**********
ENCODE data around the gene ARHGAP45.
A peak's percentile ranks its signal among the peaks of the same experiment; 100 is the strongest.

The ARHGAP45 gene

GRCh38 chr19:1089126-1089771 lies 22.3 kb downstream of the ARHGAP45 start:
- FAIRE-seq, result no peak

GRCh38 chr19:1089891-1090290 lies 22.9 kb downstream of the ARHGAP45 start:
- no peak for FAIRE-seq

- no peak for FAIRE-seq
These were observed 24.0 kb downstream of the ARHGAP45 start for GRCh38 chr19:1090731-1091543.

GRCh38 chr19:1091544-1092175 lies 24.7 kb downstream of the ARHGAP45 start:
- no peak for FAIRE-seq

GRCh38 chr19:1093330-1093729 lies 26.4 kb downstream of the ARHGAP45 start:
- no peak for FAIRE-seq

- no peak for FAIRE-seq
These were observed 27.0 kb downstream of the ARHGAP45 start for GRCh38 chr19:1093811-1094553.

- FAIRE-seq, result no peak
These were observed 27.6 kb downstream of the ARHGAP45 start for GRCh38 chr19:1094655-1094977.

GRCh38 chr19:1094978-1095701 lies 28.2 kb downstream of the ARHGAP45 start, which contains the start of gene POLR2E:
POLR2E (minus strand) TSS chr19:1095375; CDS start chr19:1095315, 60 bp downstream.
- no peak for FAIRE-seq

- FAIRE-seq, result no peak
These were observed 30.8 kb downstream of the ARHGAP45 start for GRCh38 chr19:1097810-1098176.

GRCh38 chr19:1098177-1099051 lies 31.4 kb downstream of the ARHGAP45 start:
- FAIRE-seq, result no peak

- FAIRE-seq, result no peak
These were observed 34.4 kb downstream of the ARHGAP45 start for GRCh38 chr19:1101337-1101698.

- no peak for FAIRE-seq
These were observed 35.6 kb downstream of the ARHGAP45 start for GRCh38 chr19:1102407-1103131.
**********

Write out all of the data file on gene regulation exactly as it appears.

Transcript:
ENCODE data around the gene ARHGAP45.
A peak's percentile ranks its signal among the peaks of the same experiment; 100 is the strongest.

The ARHGAP45 gene

GRCh38 chr19:1089126-1089771 lies 22.3 kb downstream of the ARHGAP45 start:
- FAIRE-seq, result no peak

GRCh38 chr19:1089891-1090290 lies 22.9 kb downstream of the ARHGAP45 start:
- no peak for FAIRE-seq

- no peak for FAIRE-seq
These were observed 24.0 kb downstream of the ARHGAP45 start for GRCh38 chr19:1090731-1091543.

GRCh38 chr19:1091544-1092175 lies 24.7 kb downstream of the ARHGAP45 start:
- no peak for FAIRE-seq

GRCh38 chr19:1093330-1093729 lies 26.4 kb downstream of the ARHGAP45 start:
- no peak for FAIRE-seq

- no peak for FAIRE-seq
These were observed 27.0 kb downstream of the ARHGAP45 start for GRCh38 chr19:1093811-1094553.

- FAIRE-seq, result no peak
These were observed 27.6 kb downstream of the ARHGAP45 start for GRCh38 chr19:1094655-1094977.

GRCh38 chr19:1094978-1095701 lies 28.2 kb downstream of the ARHGAP45 start, which contains the start of gene POLR2E:
POLR2E (minus strand) TSS chr19:1095375; CDS start chr19:1095315, 60 bp downstream.
- no peak for FAIRE-seq

- FAIRE-seq, result no peak
These were observed 30.8 kb downstream of the ARHGAP45 start for GRCh38 chr19:1097810-1098176.

GRCh38 chr19:1098177-1099051 lies 31.4 kb downstream of the ARHGAP45 start:
- FAIRE-seq, result no peak

- FAIRE-seq, result no peak
These were observed 34.4 kb downstream of the ARHGAP45 start for GRCh38 chr19:1101337-1101698.

- no peak for FAIRE-seq
These were observed 35.6 kb downstream of the ARHGAP45 start for GRCh38 chr19:1102407-1103131.